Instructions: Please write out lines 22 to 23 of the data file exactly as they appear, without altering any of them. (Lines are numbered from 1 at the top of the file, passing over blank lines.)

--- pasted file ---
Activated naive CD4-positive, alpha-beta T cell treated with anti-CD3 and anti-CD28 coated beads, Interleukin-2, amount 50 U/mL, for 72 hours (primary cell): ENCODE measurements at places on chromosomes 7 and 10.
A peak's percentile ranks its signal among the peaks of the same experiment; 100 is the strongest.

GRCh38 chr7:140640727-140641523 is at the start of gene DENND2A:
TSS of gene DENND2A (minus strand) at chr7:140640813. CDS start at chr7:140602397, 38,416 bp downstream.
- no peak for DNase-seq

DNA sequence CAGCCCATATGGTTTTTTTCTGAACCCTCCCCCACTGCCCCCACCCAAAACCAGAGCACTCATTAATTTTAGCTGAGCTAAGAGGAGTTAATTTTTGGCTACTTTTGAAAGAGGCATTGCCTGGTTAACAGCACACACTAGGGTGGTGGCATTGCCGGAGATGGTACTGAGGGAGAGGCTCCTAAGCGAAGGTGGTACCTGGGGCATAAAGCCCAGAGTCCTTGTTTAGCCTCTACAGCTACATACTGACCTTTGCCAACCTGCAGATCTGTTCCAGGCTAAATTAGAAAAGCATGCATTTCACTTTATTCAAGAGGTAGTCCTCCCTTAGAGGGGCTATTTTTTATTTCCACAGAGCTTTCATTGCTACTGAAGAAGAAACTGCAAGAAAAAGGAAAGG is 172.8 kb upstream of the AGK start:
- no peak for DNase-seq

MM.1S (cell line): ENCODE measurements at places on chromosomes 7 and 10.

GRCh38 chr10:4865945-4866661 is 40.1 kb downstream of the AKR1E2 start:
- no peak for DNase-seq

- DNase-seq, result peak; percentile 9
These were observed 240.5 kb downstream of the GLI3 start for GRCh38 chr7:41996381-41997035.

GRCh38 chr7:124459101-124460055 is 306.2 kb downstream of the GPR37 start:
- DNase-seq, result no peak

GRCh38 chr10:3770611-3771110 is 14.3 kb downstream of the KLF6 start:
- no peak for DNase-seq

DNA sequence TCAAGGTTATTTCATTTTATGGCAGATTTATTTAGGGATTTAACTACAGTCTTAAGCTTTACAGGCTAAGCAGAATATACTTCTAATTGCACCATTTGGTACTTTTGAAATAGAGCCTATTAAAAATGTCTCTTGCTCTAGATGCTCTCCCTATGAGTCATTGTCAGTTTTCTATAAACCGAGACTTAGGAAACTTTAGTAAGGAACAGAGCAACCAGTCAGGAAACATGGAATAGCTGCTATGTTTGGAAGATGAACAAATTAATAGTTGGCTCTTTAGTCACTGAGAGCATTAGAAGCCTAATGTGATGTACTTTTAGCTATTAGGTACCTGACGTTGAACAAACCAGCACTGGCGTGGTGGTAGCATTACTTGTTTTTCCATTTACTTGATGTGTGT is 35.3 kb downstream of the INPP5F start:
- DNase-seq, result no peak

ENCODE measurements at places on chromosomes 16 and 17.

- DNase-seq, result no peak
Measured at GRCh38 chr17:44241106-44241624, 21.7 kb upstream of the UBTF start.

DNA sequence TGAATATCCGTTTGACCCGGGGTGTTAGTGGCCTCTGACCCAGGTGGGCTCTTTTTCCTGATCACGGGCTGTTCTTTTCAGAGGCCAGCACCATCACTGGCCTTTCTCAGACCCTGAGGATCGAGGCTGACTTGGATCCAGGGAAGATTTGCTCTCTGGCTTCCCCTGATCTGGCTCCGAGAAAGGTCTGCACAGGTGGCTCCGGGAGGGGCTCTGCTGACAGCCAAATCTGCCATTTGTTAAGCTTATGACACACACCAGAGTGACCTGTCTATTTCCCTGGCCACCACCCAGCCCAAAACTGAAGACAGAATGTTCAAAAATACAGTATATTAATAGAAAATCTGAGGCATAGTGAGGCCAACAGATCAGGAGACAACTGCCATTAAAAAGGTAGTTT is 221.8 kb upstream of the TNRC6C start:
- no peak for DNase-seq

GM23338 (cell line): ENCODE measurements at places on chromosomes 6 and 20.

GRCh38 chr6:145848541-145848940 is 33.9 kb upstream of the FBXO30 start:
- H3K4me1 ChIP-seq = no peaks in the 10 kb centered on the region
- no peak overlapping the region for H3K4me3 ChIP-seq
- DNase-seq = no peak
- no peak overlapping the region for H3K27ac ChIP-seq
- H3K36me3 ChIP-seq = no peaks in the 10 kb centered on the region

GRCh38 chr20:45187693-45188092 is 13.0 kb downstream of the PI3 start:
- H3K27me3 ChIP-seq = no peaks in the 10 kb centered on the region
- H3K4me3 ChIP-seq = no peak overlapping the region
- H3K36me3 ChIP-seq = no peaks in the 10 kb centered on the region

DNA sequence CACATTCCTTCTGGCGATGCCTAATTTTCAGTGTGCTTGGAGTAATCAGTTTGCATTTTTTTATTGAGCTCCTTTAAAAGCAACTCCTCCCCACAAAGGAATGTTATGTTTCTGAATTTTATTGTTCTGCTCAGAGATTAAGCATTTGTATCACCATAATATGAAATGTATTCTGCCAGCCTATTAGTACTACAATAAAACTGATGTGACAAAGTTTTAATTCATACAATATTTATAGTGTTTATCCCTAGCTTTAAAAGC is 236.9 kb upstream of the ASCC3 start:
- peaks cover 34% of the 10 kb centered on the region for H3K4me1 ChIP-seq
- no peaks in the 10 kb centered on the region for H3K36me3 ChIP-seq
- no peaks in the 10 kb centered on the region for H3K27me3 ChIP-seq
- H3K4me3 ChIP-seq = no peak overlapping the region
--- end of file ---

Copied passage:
DNA sequence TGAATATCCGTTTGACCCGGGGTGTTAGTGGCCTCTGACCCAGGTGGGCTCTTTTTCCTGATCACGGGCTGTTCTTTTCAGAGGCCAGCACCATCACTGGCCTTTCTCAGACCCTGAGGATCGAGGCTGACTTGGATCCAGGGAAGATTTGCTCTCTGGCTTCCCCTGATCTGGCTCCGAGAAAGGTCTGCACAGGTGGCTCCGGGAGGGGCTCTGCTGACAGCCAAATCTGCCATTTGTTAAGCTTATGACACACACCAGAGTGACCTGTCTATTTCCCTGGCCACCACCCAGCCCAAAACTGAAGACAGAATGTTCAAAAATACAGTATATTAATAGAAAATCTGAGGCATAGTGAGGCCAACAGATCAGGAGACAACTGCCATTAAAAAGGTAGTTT is 221.8 kb upstream of the TNRC6C start:
- no peak for DNase-seq